Saying Yes by Jenny Rich

Today, as I dropped my first grader, Ethan, off at school I said, “I’ll be around all day if you need me!” He responded by saying, completely seriously, “Well, then don’t bother leaving because I’ll need you.  We have Reader’s Workshop in a few minutes and I don’t like it.”

I’ve been thinking all day about what Ethan said, and I’m still trying to figure out what to make of it, and just how much of this problem I have the power to fix.

I know what went wrong.  I can trace it to the day.  It was a day in September and Ethan was in a Greek Mythology phase at home.  He asked me if he could bring his big yellow Greek Mythology book into school with him.  Yes, it was a hard book for him.  But he would sit for hours at home and work through it, one myth at a time, making connections between them.  He was working on a map of where he imagined each of the gods and goddesses lived.  He wanted to read the book in Reader’s Workshop, and maybe even share it with his classmates during Morning Meeting.  I thought about it first – how would I feel if a child brought a book from home that was a bit too hard but that he or she was passionate about?  Would I be okay with a first grader reading Greek Mythology?  Yes, I would.  So I told Ethan of course, he could bring his book into school with him.

Ethan’s teachers didn’t agree with me.  They told him the book was too hard (and possibly too violent – the story got a bit hazy), and had him leave it in his cubby all day.  He said he read Elephant and Piggy books during his workshop time.  Ethan likes Elephant and Piggy books.  He reads them to his younger brother, Holden, often.  But they are not what he chooses to read.  His teachers also told him that the books he reads at home to log on his reading log have to come from the classroom.

And that is the day that my very sensitive, but very engaged, reader became a non-reader.

So we spent winter vacation rebuilding Ethan’s reading life after some very challenging months.  He fell in love with the first two Diary of a Wimpy Kid books, and is now starting with the third book in the series, which he is enjoying just as much.  He is waiting for the Do-It-Yourself journal to arrive in the mail, and is hoping that I meet Jeff Kinney at the IRA Convention this year, so he can autograph it once Ethan writes in it.  Ethan told me he likes the Wimpy Kid books because he likes “learning about other people’s funny lives when they are written in comics and words.”  He stayed up late all through break reading in his pitch-black room with a book light attached to his book, laughing out loud.  When we watched the first two Wimpy Kid movies, he pointed out parts that were different from the books, and why they were better or worse.  He asked questions about becoming an author, illustrator, and movie-maker when he grows up.  He was curious.  He became a reader again.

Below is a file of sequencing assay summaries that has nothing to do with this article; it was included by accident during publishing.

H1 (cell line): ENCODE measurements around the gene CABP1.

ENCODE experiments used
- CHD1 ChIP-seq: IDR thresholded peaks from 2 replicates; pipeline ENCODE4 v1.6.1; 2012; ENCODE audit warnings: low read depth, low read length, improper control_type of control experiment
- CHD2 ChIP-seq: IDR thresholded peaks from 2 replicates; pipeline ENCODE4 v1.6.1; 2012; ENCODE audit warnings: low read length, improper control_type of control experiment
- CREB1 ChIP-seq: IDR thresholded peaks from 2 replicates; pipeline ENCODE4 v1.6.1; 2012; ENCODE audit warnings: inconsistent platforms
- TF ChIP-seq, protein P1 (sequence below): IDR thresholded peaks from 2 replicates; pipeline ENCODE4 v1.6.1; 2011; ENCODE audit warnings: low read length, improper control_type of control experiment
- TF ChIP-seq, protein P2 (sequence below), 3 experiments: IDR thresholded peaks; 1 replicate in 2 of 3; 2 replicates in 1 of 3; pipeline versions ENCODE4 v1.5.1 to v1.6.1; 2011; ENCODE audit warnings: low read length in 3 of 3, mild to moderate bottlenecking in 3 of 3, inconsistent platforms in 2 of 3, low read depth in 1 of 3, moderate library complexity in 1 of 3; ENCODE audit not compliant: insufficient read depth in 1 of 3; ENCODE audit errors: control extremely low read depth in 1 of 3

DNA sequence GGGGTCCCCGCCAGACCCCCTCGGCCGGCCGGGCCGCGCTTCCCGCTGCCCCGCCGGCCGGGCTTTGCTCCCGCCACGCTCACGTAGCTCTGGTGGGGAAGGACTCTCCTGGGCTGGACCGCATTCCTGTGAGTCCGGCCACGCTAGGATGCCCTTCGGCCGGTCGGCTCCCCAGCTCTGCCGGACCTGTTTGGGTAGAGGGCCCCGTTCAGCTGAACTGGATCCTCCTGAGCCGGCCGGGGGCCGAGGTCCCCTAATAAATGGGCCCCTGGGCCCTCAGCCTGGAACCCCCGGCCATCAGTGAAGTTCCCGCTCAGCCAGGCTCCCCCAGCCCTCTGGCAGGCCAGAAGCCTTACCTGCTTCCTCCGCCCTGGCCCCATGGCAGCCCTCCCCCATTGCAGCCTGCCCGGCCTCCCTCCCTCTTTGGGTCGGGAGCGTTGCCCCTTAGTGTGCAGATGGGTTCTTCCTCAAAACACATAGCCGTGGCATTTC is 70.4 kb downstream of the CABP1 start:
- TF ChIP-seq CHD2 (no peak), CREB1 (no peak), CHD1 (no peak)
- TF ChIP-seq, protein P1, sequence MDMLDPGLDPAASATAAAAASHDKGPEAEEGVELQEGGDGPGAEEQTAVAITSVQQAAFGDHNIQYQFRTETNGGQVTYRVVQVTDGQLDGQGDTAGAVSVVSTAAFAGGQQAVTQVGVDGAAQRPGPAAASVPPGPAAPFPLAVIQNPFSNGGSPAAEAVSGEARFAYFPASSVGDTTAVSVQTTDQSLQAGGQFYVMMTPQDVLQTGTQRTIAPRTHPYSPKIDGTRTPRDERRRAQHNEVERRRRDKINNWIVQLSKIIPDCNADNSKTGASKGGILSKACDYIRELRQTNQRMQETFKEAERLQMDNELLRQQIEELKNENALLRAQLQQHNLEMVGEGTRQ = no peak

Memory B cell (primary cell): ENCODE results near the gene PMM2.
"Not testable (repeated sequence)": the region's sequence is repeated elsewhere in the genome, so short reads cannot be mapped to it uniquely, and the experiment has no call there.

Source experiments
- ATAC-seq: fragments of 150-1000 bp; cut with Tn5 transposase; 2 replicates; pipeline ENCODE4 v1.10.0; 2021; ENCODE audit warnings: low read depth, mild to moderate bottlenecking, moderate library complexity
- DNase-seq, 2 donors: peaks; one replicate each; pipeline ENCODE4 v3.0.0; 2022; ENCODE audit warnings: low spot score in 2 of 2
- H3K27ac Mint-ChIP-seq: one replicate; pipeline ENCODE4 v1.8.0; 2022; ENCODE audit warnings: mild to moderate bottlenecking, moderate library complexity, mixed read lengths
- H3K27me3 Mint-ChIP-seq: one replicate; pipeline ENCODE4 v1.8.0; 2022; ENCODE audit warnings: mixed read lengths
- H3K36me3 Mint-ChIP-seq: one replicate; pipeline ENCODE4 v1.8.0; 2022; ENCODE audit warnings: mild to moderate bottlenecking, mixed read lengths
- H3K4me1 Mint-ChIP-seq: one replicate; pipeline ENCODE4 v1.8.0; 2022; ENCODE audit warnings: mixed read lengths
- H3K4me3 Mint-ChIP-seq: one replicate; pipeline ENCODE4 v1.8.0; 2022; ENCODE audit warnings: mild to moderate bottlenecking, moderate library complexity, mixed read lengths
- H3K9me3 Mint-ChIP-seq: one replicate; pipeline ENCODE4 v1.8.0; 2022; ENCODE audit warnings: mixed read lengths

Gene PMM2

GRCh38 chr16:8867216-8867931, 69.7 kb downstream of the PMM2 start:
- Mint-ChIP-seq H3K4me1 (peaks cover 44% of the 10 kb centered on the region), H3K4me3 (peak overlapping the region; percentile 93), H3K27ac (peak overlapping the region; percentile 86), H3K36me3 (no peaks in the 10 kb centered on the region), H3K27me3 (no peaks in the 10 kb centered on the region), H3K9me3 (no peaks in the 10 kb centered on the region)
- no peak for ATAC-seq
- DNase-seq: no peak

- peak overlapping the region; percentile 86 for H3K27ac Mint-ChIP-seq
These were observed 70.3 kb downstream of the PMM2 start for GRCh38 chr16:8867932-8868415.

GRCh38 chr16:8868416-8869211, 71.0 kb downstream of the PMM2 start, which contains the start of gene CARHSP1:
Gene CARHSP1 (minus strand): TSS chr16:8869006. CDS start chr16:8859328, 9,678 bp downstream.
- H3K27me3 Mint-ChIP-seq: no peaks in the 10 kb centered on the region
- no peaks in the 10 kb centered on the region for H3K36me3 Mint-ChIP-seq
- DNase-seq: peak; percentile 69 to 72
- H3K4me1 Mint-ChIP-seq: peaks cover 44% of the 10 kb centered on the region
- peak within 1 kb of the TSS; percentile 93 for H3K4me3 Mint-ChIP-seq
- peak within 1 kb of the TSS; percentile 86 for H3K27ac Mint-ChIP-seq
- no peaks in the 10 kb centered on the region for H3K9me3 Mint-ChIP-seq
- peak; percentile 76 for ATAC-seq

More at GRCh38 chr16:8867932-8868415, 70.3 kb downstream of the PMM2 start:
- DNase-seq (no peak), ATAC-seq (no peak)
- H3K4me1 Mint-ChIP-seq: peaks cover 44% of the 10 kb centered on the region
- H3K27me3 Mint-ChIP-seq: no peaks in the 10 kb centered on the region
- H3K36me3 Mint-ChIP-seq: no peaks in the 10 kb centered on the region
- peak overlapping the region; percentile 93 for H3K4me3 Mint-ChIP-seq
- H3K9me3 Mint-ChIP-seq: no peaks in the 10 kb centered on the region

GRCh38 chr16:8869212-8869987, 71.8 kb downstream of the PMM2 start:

Today, he asked me to promise never to tell his teachers that he is reading the Wimpy Kid books, because they will think they aren’t appropriate.  He told me his teachers think he is “an Elephant and Piggy reader” and he needs to “do the right thing the first time every time, and reading Wimpy Kid probably isn’t the right thing.”

Full disclosure, before I go any further: I only spoke with his teachers about this once (maybe twice).  I have a hard time knowing where the line between teacher and parent is, and I don’t want to overstep.  I was a classroom teacher, and it’s hard to have parents who think they know what is best.  It is also entirely possible that, in school, Ethan is a different reader than he is at home.  Or that I hear a different version of reality when Ethan tells it.  His teachers are smart, and hardworking, and I like them.  So I have written all of the above with only one point of view, and that is the point of view of a parent.

However, here is what I would like to say about cultivating a love of reading in young children: Let them read.  Let them read.  Let them read.  Say yes to books that are too hard for them, within limits.  Allow them to grow their passion for whatever it is they are passionate about.  Do not make them do “the right thing the first time every time,” because they are children and shouldn’t do the right thing the first time every time. Let them be curious.  Let them talk about all sorts of books.  Tell them that if they can’t make mistakes, they can’t make anything, and some of those mistakes will be in picking the wrong books.  Have lots of graphic novels around.  And magazines, and wordless pictures books, and audio books!  Let young readers look at that big yellow Greek Mythology book with friends, and make big maps of the worlds of the gods.  Let them imagine.

Mostly, we want our young readers to believe that they are readers – to understand that they are members of the literacy club, and that their attempts at reading are real, their interests are valid, that they are honored.

It is my great hope that 2014 can be the year of saying “yes” to the things that our young readers want to do, so that our readers stop labeling themselves as “Elephant and Piggy readers” and simply become “Readers.”

Jenny Rich is an adjunct professor in the School of Education at Rider University, and a doctoral student at Rutgers University.  Before working with pre-service teachers, she taught second, fourth, and fifth grades in New York City.  She is the mom of two boys, who will hopefully grow up to love reading just as much as she does. You can visit her on Twitter at @jdrich219.